Elections in Iran are neither free nor fair. People are allowed to choose only among a few candidates who have passed the screening process and been vetted by an unelected body called the Guardian Council. It was only a few months before the June 12 elections that the overall mood shifted from political apathy and hopelessness to a sense of hope for change, which resulted in a vast mobilization to participate in voting. This was mainly due to the progressive platforms for change presented by the two reformist front-runners: Mir-Hossein Mousavi and Mehdi Karrubi. What distinguished the reform candidates from the incumbent president Ahmadinejad was their promises to stop the latter’s onslaught on civil rights, to improve the rights of women and religious and ethnic minorities, to mend the mismanaged economy (marked by 25 percent inflation and rising unemployment), and to change the hostile and confrontational foreign policy and militarization that have resulted in the UN resolutions against Iran, economic sanctions, and the threat of Western military attacks and war, which have created an overall sense of national insecurity and isolation.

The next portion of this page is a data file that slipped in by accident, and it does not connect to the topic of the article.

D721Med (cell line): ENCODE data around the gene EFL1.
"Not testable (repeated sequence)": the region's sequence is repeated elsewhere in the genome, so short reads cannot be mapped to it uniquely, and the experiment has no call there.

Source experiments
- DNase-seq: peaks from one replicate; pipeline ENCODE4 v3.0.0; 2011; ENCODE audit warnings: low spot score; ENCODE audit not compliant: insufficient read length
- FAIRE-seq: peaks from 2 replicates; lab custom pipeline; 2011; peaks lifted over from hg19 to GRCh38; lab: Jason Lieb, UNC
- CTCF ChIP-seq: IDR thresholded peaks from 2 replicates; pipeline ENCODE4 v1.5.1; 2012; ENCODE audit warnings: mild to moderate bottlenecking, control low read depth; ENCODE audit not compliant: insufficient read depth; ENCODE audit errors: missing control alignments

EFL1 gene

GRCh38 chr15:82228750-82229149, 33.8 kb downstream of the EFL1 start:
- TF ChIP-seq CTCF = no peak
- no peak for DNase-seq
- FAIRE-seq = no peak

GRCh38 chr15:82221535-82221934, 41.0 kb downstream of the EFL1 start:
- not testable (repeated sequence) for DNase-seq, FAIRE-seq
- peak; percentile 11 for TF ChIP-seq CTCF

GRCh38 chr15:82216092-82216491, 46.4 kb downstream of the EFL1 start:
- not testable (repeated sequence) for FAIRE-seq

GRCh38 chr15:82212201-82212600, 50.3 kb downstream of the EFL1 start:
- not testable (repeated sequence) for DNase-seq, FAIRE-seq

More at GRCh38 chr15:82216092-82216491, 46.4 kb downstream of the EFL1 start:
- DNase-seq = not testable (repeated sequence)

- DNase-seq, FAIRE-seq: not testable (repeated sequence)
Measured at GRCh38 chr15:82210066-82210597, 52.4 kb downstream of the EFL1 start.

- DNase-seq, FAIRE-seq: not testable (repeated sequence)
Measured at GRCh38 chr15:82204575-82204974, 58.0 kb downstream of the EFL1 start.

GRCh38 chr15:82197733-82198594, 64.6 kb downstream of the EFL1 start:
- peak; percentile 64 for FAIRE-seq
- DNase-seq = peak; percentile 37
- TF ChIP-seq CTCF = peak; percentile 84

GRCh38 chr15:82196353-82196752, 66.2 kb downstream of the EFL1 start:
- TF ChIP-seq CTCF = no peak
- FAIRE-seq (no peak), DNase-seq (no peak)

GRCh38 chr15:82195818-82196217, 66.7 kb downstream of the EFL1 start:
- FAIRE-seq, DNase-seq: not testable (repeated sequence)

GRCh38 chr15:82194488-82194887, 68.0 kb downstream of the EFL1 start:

Among women activists too, it took a while to overcome the widespread hesitance to engage in the electoral process, especially by those who had lost all hope for political reform and trust in any of the candidates. About three months before the Election Day, however, an increasing number of feminists and women’s groups decided to take advantage of the relative openness of the political atmosphere during the election times in order to render an active feminist intervention into the process. They formed a diverse coalition called Convergence of Women (Hamgarayee Zanan) that represented 42 women’s groups and 700 individual activists. The coalition pressed the presidential candidates on two specific sets of women’s demands: ratification of CEDAW and revision of four Articles (19, 20, 21, and 115) in the constitution that enshrine gender-based discrimination. Though as individuals, many feminists did take sides and voted for one of the two reform candidates, the coalition remained a demand-centered (motalebeh-mehvar) campaign only and avoided endorsement of any particular candidate. It rather put each candidate on the spot to address women’s issues and respond to the demands specified by the coalition.